Strengths are a vital basis for developing the characteristics of strong clinical leadership. According to Ennis, Happell & Reid-Searl (2015), the forces of nursing leaders play a crucial role in enabling and supporting the professional development of early-career nurses, nursing students, and other nursing staff. Two personal characteristics needed to be competent as a leader include being a role model and being supportive of others. Role modeling behaviors serve as an example and helps to maintain positive practices and professionalism within the workplace. Supportive leaders are approachable, willing to share their knowledge, and have a desire to see growth in others (Ennis, Happell & Reid-Searl, 2015). Friendly leaders help facilitate professional development through knowledge exchange (Ennis, Happell & Reid-Searl, 2015).
Plan for the improvement to achieve a personal vision
Personal characteristics establish how individuals think, perceive reality, relate to other people, and act in different situations (Alan & Baykal, 2017). Leaders should understand the attributes of their behavior to influence reactions in various situations. Some constructive leadership qualities include coaching, providing constructive feedback, being available, and providing constructive conflict resolution (Alan & Baykal, 2017). As a nurse leader, it is important to be sensitive to other teammates for guidance and coaching while providing feedback when necessary for professional development and growth. To achieve a personal vision, the intention is to use leadership skills and assets to sustain a positive and environment. Furthermore, seeking advice from skilled and experienced leaders will also be part of the plan for improvement.
Nurse leaders work corresponding to a philosophy exemplifying a standard of practice serving the organizational objective and gives guidance to supporters on how to achieve organizational goals (Rippon, 2015). Through new experiences, education, and role advancement this philosophy may be revised. Nurse leaders need to remain perceptive about their attitude and demonstrate manners that are expected of them to support a healthy work environment. Furthermore, must subordinates should be emboldened and inspired by leaders as they are developing their professional skills for potential leadership roles (Lorber, Treven, & Mumel, 2016).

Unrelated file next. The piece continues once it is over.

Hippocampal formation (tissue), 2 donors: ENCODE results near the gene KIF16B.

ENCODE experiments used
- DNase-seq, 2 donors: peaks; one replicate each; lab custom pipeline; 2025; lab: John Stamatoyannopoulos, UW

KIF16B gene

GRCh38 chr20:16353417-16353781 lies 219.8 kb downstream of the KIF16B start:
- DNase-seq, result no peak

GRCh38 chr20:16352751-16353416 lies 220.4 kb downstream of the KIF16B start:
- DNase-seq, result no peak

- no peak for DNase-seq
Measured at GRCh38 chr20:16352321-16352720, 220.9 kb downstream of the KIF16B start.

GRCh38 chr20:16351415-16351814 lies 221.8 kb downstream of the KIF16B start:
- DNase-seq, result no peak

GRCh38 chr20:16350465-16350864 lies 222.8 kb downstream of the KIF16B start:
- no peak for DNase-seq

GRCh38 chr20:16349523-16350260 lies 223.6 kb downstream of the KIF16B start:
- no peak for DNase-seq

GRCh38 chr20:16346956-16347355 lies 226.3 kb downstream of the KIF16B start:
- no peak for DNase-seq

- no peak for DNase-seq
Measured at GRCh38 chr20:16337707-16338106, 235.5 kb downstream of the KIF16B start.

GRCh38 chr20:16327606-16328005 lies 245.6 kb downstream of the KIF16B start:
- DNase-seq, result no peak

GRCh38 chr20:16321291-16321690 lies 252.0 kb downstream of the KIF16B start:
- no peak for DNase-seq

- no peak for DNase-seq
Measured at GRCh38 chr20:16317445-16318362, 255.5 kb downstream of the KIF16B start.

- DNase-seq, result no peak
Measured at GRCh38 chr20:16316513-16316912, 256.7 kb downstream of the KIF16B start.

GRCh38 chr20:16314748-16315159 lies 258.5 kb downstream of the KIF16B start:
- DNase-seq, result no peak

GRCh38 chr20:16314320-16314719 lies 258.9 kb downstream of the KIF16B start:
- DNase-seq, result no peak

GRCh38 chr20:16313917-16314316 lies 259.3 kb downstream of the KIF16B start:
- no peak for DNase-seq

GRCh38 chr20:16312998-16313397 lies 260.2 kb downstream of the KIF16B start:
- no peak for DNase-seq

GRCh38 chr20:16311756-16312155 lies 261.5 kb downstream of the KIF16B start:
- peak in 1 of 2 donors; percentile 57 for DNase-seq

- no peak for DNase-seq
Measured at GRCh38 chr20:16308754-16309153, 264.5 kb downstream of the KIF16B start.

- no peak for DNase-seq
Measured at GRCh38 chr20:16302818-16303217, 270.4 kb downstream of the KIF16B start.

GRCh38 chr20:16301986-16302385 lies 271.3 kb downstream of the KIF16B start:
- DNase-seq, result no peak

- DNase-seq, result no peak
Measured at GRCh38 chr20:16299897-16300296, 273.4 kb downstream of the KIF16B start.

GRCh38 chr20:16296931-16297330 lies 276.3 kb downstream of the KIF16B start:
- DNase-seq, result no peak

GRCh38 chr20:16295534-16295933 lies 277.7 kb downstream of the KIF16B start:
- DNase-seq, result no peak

Alan, H., & Baykal, U. (2018). Personality characteristics of nurse managers: The personal and professional factors that affect their performance. Journal of Psychiatric Nursing / Psikiyatri Hemsireleri Dernegi, 9(2), 119–128. https://doi-org.ezp.waldenulibrary.org/10.14744/phd.2017.08870
Dyess SL, Prestia AS, & Smith MC. (2015). Support for Caring and Resiliency Among
Successful Nurse Leaders. Nursing Administration Quarterly, 39(2):104–116.
Ennis, G., Happell, B., & Reid-Searl, K. (2015). Enabling professional development in mental health nursing: the role of clinical leadership. Journal of Psychiatric and Mental Health Nursing, 22(8), 616–622. https://doi-org.ezp.waldenulibrary.org/10.1111/jpm.12221
Lorber, M., Treven, S., & Mumel, D. (2016). The examination of factors relating to the
leadership style of nursing leaders in hospitals. Naše Gospodarstvo, (1), 27. https://doi-org.ezp.waldenulibrary.org/10.1515/ngoe-2016-0003
Marshall, E., & Broome, M. (2017). Transformational leadership in nursing: From expert
clinician to influential leader (2nd ed.). New York, NY: Springer.
Marquis, B. L., & Huston, C. J. (2017). Leadership roles and management functions in
nursing:Theory and application (9th ed.). Philadelphia, PA: Lippincott, Williams & Wilkins.
Rippon, J. (2015) Leadership philosophy of care home managers. Nursing Times; 111: 7,
Strengths Finder: Gallup. (2020). Retrieved from https://walden.gallup.com